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Q&A #2908

Teachers' Lounge Discussion: Math Symbols

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From: Loyd <Loydlin@aol.com>
To: Teacher2Teacher Public Discussion
Date: 2013013114:49:00
Subject: Re: Names for parts of math symbols

On 2003122620:28:41, Molly Crocker wrote:
>In a summation expression, what is the name for the parts of the
>expression above and below the Greek sigma?  How 'bout the part to
the
>right?
>

Here is a summation problem that adds up the first 100 integers.  My
old TI-83 quit working so I got a TI-84 for Christmas.  It is about
the same as a TI-83 but has a few new features.  

For example, you can add the first 100 numbers by using the Sigma
symbol by letting J run from 1 to 100. I am using a Cap E for a Sigma.

 100
 E  (j)=5050
 j=1

  Which reminds me of a story I heard about a scientist who worked for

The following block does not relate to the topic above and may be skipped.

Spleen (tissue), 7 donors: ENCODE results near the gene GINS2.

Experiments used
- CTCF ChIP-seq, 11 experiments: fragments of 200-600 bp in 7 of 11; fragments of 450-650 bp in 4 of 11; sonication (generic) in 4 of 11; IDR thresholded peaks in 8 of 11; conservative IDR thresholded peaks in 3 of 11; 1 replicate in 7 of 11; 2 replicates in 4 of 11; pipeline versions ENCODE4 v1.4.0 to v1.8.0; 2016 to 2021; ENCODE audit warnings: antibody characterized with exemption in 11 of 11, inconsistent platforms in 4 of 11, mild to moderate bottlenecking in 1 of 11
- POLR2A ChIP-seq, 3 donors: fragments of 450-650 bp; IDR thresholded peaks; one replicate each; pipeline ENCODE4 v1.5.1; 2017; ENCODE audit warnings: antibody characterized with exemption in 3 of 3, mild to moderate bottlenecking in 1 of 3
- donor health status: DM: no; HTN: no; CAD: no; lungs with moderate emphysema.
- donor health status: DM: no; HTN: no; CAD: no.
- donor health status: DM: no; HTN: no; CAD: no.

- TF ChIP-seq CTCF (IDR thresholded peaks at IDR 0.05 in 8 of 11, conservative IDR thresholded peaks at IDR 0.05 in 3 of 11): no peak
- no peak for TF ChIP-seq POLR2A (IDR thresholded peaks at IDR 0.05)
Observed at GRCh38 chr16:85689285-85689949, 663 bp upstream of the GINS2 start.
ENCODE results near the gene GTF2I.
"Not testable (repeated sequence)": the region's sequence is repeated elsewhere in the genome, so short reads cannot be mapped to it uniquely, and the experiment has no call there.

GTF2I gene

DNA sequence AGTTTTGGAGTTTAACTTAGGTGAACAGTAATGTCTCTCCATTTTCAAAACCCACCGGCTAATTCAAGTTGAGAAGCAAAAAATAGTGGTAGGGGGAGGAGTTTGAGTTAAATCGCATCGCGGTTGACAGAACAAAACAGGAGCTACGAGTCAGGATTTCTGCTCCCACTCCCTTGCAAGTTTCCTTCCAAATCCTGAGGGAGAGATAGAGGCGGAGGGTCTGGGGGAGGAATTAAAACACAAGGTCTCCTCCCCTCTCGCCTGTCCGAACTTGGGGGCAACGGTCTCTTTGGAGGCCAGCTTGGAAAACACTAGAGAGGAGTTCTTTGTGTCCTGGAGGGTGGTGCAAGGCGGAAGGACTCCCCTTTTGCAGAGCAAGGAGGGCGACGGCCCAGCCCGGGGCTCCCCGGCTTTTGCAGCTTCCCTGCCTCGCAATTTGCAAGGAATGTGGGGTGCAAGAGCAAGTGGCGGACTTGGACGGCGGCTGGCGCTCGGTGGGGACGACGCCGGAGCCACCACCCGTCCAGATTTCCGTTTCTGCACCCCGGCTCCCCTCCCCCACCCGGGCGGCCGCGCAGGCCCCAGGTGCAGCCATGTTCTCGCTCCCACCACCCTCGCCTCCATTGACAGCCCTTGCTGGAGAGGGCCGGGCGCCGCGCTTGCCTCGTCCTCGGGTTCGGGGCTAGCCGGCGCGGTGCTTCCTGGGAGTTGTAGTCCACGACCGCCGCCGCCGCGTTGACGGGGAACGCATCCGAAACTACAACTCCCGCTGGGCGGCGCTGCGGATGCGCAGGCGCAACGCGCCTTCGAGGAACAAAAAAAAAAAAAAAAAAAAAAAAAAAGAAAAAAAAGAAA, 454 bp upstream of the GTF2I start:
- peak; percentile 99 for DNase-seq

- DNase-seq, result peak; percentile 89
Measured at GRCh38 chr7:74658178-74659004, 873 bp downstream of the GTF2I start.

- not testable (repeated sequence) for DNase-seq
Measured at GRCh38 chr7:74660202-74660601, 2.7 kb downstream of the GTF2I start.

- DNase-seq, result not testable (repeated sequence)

GE named Stienmetz.  As a young child, his teacher made the class add
all the integers from 1 to 100.  Stienmetz had the answer without much
effort.  So the teacher scolded him for not doing the work.  He
responded that, "1+100 is 101, 2+99 is 101 and etc. so the answer is
50 times 101 which is 5050."  That is not an exact quote.  

So you can also do the same thing for j^2 or other powers.  

You can find the summation symbol by pressing the green Alpha key and
then pressing 2 to get the summation symbol.  

Great feature!  

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